This working paper, a collaboration with WRI, CPI and ODI, aims to make a positive contribution in the lead up to Paris by first unpacking the key variables Parties have emphasized in debates about “what counts”, and then proposing an approach to classifying climate finance that Parties could use as a starting point for their analyses and interpretations.
This paper builds on existing work by Climate Policy Initiative (CPI), Overseas Development Institute (ODI), World Resources Institute (WRI), and others including the UNFCCC’s Standing Committee on Finance on mapping and tracking the landscape of climate finance.
It distills the debate into five key variables that have emerged as relevant to what Parties consider to “count” as climate finance:
Motivation – the extent to which a financial flow was explicitly designed to reduce greenhouse gas emissions or support climate adaptation.
Concessionality/Source – the legitimacy of public versus private sources of climate finance, and the degree of “softness” of the finance reflecting the benefit to the recipient compared to a loan at market rate. To simplify categorization and facilitate debate we combine “source” with “concessionality” in this paper, though we recognize this is an imperfect conflation.
Causality – the extent to which a contributor’s intervention (whether public finance or policy) can be said to have mobilized further investment in climate-relevant activities.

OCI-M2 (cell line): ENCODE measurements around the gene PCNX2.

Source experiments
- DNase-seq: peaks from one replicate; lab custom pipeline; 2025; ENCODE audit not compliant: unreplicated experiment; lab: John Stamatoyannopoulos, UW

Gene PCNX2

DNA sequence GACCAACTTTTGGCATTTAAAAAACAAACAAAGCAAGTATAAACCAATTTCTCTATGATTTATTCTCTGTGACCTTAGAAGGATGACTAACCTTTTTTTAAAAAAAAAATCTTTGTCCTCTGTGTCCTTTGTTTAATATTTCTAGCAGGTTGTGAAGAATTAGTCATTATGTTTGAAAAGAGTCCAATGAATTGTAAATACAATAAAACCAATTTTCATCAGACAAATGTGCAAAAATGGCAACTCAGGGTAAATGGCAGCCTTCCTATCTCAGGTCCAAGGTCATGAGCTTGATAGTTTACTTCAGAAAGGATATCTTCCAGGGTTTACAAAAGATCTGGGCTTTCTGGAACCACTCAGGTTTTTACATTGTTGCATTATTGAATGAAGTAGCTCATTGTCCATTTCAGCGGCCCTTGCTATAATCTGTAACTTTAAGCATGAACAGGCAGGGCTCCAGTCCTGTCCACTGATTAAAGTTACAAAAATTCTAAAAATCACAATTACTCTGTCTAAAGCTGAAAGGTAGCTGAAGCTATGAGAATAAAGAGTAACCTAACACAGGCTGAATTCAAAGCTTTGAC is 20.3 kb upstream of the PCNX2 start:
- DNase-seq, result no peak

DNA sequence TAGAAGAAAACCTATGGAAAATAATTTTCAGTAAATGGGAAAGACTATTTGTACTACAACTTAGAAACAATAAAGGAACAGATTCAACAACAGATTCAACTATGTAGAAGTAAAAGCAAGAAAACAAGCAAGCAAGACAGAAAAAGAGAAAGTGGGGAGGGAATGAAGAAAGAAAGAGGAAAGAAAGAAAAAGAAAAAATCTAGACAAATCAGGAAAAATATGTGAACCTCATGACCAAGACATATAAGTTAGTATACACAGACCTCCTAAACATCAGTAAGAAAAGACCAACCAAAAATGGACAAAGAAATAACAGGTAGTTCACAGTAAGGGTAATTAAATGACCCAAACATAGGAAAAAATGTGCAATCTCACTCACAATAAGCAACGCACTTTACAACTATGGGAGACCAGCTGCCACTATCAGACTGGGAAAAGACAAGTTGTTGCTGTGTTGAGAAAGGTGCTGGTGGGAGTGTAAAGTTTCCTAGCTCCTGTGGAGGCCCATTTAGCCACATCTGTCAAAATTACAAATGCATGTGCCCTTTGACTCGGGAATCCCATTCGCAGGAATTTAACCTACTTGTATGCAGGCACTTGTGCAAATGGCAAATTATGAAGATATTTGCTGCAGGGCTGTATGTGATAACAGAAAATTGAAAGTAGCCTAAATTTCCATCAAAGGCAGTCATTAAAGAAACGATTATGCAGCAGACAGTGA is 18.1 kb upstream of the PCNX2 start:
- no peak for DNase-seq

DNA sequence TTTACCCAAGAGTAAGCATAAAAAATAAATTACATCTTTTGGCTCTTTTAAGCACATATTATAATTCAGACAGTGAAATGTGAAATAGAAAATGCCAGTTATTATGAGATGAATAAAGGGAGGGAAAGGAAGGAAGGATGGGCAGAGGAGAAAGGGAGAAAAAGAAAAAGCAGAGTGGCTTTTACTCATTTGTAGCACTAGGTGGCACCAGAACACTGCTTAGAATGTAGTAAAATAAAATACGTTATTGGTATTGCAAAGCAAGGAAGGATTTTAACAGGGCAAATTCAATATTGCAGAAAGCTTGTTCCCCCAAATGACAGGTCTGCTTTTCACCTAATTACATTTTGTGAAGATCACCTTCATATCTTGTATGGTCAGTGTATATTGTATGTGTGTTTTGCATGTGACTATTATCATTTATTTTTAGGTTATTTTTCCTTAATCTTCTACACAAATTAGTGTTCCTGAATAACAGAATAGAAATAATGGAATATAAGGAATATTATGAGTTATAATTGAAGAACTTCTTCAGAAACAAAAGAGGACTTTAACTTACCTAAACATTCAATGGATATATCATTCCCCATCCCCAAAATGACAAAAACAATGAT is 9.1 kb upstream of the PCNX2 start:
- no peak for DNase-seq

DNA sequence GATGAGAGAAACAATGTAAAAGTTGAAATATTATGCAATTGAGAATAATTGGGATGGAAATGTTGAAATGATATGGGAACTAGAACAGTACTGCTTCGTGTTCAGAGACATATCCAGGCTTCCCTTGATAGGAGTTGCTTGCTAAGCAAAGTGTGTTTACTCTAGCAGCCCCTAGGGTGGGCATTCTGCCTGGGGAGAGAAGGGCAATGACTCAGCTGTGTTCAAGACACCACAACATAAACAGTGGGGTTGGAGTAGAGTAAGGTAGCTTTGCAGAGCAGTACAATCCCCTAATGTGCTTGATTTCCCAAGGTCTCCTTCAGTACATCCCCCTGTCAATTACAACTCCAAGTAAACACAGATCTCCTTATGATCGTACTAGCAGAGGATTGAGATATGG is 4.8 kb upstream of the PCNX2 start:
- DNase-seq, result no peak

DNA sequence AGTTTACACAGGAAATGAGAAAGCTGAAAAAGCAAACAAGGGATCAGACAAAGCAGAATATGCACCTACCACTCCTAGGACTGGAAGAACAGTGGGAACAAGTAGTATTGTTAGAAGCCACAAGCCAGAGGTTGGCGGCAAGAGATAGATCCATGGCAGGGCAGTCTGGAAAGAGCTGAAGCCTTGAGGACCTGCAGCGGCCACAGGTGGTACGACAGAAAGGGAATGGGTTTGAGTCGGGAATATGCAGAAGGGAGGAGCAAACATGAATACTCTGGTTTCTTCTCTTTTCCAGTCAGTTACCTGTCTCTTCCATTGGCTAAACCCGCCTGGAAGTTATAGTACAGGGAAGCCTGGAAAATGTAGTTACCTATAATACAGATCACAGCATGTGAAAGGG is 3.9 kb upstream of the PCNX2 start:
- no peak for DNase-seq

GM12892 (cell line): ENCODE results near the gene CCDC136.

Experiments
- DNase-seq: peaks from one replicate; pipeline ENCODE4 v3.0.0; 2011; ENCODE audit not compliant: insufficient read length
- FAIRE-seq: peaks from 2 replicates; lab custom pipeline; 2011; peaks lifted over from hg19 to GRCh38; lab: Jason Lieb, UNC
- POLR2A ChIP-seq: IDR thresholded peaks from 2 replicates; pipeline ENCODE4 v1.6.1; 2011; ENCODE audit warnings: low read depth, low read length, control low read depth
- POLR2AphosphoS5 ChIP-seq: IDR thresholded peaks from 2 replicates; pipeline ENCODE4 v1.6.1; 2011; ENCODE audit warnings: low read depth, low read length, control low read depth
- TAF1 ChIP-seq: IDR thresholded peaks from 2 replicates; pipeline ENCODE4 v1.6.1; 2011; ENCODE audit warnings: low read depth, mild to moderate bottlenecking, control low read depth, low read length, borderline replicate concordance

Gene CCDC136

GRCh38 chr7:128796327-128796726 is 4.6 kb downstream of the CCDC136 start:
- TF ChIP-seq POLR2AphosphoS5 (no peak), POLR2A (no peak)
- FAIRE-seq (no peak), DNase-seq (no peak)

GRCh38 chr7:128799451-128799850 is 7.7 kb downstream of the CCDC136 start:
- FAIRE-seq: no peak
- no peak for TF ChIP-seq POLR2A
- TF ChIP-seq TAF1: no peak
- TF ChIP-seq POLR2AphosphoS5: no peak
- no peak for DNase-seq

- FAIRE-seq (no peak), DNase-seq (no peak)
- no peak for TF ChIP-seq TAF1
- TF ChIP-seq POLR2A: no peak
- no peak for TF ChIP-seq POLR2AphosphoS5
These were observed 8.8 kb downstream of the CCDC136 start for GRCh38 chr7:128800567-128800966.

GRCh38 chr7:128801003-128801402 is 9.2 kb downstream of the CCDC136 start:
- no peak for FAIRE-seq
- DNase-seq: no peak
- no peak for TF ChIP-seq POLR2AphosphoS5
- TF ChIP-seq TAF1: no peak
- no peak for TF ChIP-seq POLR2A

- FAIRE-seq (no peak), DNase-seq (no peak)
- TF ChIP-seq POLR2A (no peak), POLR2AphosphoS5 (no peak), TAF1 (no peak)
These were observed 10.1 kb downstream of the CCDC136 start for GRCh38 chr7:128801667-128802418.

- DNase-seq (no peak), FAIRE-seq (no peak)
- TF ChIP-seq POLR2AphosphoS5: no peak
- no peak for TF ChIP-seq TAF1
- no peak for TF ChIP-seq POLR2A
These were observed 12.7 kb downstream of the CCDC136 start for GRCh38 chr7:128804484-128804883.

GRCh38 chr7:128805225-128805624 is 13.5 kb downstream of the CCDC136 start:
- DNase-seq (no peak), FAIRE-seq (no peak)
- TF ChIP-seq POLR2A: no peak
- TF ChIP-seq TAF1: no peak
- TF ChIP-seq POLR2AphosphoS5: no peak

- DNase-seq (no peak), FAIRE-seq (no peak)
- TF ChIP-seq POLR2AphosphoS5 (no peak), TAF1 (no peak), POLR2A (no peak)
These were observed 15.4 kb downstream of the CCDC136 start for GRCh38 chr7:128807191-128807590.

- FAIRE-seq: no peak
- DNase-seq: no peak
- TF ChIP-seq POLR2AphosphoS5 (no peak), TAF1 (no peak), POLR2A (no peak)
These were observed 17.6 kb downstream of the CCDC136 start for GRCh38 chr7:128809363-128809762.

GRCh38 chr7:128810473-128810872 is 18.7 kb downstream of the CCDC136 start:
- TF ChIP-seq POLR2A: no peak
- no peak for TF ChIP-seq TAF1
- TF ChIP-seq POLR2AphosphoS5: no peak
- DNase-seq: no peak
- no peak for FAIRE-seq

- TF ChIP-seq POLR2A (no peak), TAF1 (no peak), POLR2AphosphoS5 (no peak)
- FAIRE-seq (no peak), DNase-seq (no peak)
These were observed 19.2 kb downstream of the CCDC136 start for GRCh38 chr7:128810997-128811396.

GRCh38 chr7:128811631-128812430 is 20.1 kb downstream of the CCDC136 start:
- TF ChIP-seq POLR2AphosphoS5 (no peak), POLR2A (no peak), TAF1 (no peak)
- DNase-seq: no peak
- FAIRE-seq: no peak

As Parties to the United Nations Framework Convention on Climate Change (UNFCCC) design a post-2020 climate agreement and establish their national contributions within it, the question of progress toward existing climate finance targets has become a sticking point. While mobilizing $100 billion will not meet the climate investment challenge by itself, the goal is currently the primary political benchmark for assessing progress on climate finance.
This paper aims to make a positive contribution in the lead up to Paris by first unpacking the key variables Parties have emphasized in debates about “what counts”, and then proposing an approach to classifying climate finance that Parties could use as a starting point for their analyses and interpretations. It takes no position on what should count towards the $100 billion: instead it organizes different aspects of climate finance in politically relevant ways that could help facilitate clearer understanding and convergence.
The New Climate Economy (NCE), a flagship project of the Global Commission on the Economy and Climate, brings together government, business and economic leaders to enhance global and national understanding of how climate action can drive economic, social and development objectives.
Our International Climate Finance work strengthens key policies and governance elements in important international institutions to promote Paris Agreement alignment in finance and uphold the role of climate finance in international negotiations.